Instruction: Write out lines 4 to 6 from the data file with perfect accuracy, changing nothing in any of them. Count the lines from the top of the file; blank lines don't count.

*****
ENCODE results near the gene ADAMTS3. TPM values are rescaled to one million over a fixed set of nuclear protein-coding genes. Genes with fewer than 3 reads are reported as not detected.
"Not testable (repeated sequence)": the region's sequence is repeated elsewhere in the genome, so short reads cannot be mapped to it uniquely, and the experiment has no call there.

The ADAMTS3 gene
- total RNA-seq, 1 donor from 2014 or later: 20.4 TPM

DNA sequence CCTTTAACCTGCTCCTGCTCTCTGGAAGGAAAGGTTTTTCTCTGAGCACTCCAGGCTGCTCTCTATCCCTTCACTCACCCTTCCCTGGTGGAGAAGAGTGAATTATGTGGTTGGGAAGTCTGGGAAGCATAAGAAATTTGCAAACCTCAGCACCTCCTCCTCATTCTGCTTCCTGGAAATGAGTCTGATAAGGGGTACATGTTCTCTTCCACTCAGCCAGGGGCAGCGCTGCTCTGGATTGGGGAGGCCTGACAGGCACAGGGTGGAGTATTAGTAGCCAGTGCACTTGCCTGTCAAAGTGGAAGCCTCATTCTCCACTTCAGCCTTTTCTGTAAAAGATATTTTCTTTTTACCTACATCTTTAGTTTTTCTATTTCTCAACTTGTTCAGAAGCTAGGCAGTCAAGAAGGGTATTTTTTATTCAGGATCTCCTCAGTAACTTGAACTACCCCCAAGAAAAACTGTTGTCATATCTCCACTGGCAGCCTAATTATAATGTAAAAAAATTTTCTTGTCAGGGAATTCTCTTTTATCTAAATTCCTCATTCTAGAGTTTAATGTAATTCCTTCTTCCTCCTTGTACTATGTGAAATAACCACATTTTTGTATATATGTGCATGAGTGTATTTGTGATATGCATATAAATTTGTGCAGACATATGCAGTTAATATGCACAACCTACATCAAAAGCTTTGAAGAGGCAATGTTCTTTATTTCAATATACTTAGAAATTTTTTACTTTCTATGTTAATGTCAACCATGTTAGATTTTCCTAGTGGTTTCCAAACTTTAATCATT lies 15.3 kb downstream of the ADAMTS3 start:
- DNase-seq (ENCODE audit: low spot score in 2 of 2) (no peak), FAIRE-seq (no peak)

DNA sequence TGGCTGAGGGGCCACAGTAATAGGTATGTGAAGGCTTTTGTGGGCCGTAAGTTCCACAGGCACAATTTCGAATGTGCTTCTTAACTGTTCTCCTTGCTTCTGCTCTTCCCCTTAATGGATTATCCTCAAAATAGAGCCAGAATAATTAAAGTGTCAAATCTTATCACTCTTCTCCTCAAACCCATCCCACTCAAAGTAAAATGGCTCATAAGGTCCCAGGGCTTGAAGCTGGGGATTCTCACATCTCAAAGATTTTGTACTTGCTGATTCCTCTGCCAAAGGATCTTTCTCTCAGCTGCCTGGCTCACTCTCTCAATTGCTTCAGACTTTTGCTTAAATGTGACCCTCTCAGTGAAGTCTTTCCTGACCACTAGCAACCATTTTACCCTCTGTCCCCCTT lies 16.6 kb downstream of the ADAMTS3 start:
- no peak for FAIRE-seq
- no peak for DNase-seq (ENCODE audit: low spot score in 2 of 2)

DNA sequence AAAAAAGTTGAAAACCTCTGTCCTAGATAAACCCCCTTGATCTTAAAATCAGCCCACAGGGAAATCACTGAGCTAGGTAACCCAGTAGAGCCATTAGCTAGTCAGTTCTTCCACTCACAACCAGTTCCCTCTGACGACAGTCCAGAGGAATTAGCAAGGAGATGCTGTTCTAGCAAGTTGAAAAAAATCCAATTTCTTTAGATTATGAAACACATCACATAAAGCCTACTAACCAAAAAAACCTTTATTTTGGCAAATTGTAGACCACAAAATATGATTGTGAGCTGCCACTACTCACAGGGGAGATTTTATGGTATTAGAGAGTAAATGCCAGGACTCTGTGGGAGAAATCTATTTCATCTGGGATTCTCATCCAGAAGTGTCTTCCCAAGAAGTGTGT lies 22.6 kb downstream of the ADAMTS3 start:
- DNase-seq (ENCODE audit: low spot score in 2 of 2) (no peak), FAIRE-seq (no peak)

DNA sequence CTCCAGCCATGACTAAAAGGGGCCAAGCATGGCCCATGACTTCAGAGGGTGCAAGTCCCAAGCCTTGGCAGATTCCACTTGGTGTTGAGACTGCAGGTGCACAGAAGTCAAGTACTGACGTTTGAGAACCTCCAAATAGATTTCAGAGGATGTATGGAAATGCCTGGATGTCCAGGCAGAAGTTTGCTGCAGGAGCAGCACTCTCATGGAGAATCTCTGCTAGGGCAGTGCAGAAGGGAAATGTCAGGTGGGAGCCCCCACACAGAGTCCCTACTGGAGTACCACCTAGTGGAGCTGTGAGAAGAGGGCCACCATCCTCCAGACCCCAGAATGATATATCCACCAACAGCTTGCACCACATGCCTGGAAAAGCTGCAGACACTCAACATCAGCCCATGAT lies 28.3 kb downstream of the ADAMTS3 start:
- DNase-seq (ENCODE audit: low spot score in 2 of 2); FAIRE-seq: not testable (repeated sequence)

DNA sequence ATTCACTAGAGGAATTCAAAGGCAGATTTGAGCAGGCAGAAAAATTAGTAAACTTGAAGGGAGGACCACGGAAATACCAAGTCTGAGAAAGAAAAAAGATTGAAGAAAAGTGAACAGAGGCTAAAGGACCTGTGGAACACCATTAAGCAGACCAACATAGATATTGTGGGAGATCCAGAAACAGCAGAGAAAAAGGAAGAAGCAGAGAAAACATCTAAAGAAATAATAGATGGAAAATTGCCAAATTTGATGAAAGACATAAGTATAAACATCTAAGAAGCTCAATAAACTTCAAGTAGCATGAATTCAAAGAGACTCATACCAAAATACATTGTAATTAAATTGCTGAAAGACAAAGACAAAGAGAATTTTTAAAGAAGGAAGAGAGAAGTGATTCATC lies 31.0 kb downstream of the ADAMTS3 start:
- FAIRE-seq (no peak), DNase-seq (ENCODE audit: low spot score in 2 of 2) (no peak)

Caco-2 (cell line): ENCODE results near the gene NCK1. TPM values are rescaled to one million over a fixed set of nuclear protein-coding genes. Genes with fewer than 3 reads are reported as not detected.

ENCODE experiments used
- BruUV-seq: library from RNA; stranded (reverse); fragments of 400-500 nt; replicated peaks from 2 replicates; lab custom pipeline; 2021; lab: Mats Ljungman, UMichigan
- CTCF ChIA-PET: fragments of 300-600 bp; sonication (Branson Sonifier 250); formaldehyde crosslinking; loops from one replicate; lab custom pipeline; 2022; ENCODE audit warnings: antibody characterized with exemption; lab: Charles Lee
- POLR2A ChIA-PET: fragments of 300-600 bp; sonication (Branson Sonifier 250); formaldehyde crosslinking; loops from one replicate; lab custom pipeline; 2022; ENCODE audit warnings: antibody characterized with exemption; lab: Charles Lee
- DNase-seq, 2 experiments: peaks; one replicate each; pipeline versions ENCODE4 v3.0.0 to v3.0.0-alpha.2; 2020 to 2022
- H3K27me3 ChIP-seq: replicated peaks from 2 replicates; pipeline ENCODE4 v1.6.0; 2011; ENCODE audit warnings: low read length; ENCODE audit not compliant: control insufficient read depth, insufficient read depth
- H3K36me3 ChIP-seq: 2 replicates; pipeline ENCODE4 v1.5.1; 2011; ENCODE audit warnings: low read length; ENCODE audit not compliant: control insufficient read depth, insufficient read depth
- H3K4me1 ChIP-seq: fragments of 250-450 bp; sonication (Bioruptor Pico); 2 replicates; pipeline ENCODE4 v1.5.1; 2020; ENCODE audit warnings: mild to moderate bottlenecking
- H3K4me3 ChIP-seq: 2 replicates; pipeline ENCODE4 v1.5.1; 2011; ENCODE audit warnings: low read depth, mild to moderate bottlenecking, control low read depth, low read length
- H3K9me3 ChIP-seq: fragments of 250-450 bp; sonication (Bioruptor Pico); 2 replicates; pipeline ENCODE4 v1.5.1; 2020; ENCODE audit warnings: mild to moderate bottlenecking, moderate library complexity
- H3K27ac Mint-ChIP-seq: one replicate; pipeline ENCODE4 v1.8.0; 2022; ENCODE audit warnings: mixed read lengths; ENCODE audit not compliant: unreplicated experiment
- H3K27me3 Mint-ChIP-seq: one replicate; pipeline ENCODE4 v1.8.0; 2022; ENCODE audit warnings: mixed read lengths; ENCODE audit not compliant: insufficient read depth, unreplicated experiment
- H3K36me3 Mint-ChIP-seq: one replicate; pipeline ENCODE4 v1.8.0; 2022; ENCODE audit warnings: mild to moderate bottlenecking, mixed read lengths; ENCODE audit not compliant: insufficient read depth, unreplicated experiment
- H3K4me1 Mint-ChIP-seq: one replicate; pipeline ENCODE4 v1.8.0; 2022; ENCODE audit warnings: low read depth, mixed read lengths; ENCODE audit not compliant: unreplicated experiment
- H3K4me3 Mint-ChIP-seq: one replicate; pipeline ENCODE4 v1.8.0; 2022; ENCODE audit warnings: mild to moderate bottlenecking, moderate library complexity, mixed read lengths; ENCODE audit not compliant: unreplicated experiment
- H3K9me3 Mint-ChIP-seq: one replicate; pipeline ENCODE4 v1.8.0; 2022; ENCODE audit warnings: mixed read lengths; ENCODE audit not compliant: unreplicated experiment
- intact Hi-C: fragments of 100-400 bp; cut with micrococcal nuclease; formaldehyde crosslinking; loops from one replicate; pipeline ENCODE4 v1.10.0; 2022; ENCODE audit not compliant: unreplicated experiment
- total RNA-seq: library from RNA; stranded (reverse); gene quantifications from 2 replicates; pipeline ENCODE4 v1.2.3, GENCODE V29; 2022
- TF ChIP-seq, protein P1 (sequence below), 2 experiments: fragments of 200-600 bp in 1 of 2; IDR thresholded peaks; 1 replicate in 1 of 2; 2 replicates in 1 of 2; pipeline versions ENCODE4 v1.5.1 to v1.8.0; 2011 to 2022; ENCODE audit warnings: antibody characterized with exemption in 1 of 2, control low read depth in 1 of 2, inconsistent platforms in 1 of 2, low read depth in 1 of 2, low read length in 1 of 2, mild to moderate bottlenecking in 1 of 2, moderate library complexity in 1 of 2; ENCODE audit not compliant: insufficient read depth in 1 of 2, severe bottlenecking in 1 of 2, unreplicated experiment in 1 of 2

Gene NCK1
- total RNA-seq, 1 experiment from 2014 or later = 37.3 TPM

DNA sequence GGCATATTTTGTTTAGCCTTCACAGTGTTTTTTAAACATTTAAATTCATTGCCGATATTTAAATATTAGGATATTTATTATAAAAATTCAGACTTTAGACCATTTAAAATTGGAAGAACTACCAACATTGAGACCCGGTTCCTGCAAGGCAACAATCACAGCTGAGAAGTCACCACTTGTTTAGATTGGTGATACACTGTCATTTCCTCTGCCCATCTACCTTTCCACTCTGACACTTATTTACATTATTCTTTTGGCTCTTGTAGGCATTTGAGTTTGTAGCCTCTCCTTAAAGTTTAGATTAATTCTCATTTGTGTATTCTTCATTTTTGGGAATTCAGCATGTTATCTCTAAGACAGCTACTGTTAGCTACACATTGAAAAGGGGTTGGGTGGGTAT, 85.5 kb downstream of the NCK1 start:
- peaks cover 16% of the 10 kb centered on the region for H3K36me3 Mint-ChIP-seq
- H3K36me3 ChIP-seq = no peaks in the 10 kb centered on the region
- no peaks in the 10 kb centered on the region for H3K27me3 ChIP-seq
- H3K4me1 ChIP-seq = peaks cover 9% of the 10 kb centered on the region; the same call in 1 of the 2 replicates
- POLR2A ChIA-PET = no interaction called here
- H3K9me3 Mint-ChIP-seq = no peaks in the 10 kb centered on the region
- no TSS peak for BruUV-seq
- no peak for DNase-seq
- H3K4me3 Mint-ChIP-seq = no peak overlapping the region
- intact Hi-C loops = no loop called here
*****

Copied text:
- total RNA-seq, 1 donor from 2014 or later: 20.4 TPM

DNA sequence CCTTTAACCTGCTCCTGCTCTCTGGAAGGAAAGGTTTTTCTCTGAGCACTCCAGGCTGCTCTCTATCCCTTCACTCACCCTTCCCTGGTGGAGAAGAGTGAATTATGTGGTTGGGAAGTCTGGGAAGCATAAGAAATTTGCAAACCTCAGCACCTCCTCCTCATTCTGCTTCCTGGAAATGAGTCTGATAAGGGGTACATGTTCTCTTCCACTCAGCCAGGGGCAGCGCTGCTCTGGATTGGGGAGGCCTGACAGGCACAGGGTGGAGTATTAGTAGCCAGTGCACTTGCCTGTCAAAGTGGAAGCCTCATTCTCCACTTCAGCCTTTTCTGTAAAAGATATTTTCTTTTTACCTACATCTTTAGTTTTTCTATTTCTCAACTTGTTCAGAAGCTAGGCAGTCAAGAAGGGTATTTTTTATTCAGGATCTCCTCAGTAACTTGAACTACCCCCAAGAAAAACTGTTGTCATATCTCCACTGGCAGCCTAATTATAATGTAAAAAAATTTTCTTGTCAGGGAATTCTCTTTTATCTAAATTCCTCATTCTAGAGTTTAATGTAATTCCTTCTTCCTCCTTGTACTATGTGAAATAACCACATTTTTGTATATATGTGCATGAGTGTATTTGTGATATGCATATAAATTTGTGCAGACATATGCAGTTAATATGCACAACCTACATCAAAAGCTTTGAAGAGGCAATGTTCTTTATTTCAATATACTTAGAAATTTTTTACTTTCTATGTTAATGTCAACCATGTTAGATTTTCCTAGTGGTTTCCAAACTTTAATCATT lies 15.3 kb downstream of the ADAMTS3 start:
- DNase-seq (ENCODE audit: low spot score in 2 of 2) (no peak), FAIRE-seq (no peak)